Thursday, January 24, 2013

Exciting and terrifying

by  Julie

Back in August I talked about how our middle daughter was moving to Texas for a teaching internship to finish her Master's Degree and how she planned to stay down there for a while after graduating. I also talked about how excited I was for her while at the same time being sad for myself.

Yesterday we dropped off our youngest at O'Hare airport. She's flying out to Europe to study abroad for the semester. This is hard. I'm really not thrilled by the idea that we won't have her back home until May. This is tough!

I am so excited that she's able to do so much, that she'll be expanding her horizons, learning about people and cultures that our different from ours. I'm thrilled for her because this is an exciting time and she's worked hard to get to this point and deserves to enjoy it.

Even though I'm happy for her, I cried like a baby at the airport.

What about you? Are you strong and stoic (I usually am, but I totally fell apart this time), or are you prone to emotion and tears?

10 comments:

  1. Julie:

    A sweet post from a typical Mom having to let go of her chicks! We've had the same trouble this month with our 20 year old son, our youngest, going off to the U.K. for a wonderful study tour of London, York, and Edinburgh. He's sent back some great emails and photos along the way and we almost, almost feel like we're along for the ride.

    I agree that these experiences are important for our kiddos. I told both of ours that any time they get the chance and have the money to make a trip like this to GO. Often the opportunity never comes around again.

    I had two study trips to France canceled when I was in high school due to my family's two unexpected transfers clear across the country. As a young adult, another European trip was later canceled due to a failed relationship. But I'm still here and delighted that our two grown kids are enjoying the wonders of parts of the world we've only longed to see.

    Your daughter will come back full of her adventures, and hopefully lots of pictures, to share with her parents.

    Isn't it nice having someone to miss?

    Sarah Gunning Moser
    Bellevue, WA

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  2. Which country is she going to?

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  3. Oh, I'm a crier too. When we dropped our then nine year old at sleep away camp, ( one and one- half hours from home) I wept. But I figured if we didn't start early it would have been even harder come college time.
    You've mothered your girl well and she will do fine and so will you Mom.

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  4. I'm strong and stoic like my father, but on the other hand I don't have children. Put into your situation I would probably turn into a crier. I do hope both kids get the absolute most out of their experiences and come home to you safe and sound.

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  5. Sarah - what a lovely message. Thank you! That's exactly it. It is wonderful to have them to worry about. As of about 3:30 this morning, I knew she was safe and I've heard from her a couple of times. So ... whew. Now the long wait until she comes home. Thank you for such a thoughtful message, Sarah!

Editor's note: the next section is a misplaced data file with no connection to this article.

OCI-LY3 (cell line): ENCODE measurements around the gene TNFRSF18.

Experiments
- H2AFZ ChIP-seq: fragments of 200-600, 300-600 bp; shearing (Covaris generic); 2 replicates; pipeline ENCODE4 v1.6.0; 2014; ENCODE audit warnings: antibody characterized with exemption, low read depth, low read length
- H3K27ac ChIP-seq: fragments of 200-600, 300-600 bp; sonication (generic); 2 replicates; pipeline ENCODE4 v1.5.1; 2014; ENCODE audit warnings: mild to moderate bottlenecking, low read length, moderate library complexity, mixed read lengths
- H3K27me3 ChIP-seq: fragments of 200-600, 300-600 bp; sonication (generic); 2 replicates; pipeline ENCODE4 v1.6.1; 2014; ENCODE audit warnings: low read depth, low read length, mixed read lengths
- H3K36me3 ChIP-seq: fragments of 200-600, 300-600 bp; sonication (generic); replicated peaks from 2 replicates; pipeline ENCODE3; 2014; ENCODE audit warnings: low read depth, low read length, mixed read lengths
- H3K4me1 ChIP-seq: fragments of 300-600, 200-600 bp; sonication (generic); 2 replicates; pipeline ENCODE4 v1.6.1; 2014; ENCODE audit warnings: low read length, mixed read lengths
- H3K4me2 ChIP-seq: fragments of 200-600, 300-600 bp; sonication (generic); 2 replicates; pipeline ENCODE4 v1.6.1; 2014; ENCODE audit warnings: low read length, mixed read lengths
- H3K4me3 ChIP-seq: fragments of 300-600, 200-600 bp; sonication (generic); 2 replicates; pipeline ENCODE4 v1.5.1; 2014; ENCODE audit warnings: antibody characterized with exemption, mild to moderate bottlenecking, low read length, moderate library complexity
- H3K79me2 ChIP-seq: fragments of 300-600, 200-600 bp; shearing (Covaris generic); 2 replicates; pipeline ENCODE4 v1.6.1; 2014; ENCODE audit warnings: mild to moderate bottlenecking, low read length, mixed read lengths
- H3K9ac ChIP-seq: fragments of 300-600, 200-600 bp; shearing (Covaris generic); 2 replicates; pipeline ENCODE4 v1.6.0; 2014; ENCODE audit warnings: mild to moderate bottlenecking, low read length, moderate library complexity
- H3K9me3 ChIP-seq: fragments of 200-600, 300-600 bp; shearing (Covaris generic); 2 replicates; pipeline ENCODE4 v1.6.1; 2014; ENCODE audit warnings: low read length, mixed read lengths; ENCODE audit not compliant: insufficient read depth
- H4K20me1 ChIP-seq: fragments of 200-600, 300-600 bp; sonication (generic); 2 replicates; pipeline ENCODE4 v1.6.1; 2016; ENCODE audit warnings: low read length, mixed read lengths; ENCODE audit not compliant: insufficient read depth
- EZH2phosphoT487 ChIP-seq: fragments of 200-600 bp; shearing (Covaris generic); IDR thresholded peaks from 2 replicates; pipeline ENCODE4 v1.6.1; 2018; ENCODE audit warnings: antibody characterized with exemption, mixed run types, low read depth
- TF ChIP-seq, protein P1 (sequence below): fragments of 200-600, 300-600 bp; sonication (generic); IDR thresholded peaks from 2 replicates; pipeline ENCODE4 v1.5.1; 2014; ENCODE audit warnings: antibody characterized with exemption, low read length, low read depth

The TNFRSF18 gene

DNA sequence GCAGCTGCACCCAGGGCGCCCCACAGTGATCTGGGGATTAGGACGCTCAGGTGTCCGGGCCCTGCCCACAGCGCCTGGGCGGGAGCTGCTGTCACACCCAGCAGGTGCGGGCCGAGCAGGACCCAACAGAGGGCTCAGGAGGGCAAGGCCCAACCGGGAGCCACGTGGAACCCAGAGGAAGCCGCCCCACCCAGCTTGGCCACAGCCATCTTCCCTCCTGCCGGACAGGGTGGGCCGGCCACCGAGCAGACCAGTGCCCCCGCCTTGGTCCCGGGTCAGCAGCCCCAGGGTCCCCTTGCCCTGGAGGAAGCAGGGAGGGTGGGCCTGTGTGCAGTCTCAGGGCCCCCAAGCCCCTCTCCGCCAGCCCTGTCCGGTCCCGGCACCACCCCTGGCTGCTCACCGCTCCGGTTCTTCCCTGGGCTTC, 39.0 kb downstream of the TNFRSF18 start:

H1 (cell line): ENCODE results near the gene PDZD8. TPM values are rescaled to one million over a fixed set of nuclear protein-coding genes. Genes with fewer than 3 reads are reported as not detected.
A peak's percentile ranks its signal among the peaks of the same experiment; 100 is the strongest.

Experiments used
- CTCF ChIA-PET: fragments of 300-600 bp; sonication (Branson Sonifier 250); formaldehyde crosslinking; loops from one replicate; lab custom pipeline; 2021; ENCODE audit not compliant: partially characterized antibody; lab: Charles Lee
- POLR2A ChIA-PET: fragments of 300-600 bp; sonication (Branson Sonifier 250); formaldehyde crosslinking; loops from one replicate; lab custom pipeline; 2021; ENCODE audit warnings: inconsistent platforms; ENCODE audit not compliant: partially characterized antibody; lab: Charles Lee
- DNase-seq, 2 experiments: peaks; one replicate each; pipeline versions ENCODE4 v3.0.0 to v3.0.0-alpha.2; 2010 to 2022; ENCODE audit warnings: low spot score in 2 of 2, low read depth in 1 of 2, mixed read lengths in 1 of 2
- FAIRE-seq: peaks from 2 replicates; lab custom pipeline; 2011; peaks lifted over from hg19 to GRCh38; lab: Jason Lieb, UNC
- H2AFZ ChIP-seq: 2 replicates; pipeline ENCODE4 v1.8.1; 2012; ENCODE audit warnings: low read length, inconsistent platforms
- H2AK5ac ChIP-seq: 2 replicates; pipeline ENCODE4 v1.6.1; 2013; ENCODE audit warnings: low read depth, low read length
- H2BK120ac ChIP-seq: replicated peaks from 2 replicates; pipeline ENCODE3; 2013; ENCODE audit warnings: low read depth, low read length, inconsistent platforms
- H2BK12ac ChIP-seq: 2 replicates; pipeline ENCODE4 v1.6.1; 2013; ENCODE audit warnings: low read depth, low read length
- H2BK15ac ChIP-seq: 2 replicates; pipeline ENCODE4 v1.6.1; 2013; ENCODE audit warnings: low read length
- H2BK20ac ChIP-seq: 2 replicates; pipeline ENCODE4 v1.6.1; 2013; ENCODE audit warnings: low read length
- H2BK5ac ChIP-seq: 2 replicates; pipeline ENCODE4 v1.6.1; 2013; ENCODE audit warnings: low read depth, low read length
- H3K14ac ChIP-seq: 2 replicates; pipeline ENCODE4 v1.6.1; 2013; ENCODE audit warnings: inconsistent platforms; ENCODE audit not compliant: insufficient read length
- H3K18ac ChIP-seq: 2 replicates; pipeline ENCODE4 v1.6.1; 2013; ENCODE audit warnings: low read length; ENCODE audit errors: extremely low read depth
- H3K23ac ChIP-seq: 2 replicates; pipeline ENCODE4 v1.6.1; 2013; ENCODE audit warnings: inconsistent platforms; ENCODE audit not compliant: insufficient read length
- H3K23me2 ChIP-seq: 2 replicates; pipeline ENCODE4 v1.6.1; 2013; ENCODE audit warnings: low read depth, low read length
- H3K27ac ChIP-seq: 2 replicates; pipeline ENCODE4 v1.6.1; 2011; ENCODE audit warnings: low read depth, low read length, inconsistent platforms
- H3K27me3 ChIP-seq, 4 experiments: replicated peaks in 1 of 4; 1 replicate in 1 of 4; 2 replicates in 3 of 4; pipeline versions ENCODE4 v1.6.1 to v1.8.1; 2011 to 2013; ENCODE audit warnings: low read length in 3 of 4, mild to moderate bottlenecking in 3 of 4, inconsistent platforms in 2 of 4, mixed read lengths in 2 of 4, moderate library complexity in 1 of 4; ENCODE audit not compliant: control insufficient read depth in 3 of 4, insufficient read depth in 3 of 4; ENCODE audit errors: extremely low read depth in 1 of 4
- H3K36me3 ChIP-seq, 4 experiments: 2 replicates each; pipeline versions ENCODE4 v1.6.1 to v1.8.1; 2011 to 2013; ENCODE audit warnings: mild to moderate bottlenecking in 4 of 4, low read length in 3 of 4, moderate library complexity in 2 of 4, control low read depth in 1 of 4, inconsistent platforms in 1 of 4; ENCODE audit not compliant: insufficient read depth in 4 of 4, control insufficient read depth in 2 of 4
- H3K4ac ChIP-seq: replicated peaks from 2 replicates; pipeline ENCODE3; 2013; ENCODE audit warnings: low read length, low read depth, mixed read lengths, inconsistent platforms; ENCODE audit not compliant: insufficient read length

Aurian - she'll be in two countries over the semester, Italy and the UK, but she has plans to meet her college roommate at some point and that may be in another country altogether. I'm excited for her. Terrified though, too.

    Debra - Thanks College drop-offs are so tough. I can only imagine how tough it would be to take a nine year old at camp. It's just so hard to let them head out on their own, isn't it? But that's what we raised them to do, right?

    Barbara - I am usually so stoic. My friends are surprised at how little I cry, but yesterday just floored me. Thanks for the good wishes!

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  6. I'm both...guess it depends on what it is. Kids and animals...I'm prone to emotions and tears. What an exciting opportunity for your daughter. I wish I had done the same way back then, so when I hear of students do this, I think it's great. Hang tough...she'll be back before you know with an experience behind her that she will treasure.

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  7. Oh, Julie, I'm such a crier, I got tears in my eyes reading about your little chick flying away. I was a mess when my son went 1000 miles away to live for awhile (nine months, as it turned out).

    But Sarah's right. Their experiences are not just good for them, they're good for our relationships with our children, in the long run. And as easy as it is now to send photos back home, I'm sure she'll be making you feel a part of the trip.

    Hugs and a few sympathetic pangs,

    Laine

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  8. Happy for you everyone's safe and sound. We never stop being parents and the kids learn that when THEY become parents. Roots and wings, yes? Oh how sweet those homecomings will be. Thank goodness for cell phones! Adrienne in MN

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  9. Study abroad opportunities are wonderful experiences. Daughter #2 Melissa who lives/works Manhattan did a spring semester Study Abroad in London. It as wonderful for her. Plu I got to join the parents and the kids for a fantastic 3-week European tour to complete program. Lots of memories there. :)

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  10. Lordy, I've been married 27 years and my mom STILL cries when I leave!

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